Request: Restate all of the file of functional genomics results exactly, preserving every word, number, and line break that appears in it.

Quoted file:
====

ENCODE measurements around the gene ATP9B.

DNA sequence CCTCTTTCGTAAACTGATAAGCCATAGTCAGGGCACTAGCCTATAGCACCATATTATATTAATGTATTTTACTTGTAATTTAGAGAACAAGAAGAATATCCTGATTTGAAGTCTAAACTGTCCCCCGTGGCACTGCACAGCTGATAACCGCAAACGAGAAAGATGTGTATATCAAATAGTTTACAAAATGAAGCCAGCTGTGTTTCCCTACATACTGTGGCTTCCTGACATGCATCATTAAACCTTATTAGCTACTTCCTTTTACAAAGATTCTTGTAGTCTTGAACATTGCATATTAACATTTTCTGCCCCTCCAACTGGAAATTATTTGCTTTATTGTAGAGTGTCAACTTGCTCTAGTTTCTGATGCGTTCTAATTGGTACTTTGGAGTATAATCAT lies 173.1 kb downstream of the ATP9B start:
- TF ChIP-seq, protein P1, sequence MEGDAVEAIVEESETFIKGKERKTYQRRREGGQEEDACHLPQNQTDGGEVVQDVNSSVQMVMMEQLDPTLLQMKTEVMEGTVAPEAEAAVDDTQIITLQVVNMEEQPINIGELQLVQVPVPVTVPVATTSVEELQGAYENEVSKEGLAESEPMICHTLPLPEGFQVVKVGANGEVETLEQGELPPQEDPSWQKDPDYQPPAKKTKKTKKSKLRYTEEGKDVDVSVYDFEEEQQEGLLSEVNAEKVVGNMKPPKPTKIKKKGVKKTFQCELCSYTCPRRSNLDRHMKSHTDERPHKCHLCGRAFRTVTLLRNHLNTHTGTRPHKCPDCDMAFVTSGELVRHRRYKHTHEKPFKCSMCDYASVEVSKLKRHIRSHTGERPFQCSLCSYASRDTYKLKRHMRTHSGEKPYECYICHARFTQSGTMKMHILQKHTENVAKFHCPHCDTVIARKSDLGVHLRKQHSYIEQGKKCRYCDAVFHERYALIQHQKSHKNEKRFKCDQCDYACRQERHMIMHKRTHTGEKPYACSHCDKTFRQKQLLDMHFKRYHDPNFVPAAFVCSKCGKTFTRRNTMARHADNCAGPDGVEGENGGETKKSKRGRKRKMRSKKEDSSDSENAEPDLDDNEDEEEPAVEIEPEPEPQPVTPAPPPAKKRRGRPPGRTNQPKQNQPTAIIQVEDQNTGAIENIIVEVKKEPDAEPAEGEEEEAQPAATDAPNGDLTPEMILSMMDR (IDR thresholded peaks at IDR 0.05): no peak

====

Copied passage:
ENCODE measurements around the gene ATP9B.

DNA sequence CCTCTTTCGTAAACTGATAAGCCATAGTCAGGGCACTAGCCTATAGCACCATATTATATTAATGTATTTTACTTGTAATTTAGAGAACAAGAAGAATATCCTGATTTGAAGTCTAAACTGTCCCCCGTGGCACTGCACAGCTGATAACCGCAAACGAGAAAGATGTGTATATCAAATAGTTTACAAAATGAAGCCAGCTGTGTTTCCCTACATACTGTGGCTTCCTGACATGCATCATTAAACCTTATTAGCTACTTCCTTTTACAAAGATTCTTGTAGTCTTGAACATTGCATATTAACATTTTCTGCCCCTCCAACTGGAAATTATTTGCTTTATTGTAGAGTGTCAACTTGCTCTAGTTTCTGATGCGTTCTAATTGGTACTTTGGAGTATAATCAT lies 173.1 kb downstream of the ATP9B start:
- TF ChIP-seq, protein P1, sequence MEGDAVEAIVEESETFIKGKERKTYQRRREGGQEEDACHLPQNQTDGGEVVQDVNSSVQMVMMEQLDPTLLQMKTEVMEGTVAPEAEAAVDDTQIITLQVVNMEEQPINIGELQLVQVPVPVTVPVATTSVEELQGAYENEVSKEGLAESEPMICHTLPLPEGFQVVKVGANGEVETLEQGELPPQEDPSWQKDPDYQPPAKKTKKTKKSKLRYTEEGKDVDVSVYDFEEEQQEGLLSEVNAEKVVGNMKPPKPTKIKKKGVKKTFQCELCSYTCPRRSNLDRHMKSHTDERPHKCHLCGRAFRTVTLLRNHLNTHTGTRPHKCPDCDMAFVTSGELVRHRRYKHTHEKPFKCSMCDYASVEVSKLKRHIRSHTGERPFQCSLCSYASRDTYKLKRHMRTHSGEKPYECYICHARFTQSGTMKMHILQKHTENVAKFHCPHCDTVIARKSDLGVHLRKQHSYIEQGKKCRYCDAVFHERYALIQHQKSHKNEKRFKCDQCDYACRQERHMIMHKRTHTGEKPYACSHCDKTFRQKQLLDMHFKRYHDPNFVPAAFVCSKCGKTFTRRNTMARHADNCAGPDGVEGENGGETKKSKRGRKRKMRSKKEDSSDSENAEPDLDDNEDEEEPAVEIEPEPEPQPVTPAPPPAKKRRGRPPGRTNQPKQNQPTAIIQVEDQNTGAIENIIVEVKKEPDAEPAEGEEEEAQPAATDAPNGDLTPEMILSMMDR (IDR thresholded peaks at IDR 0.05): no peak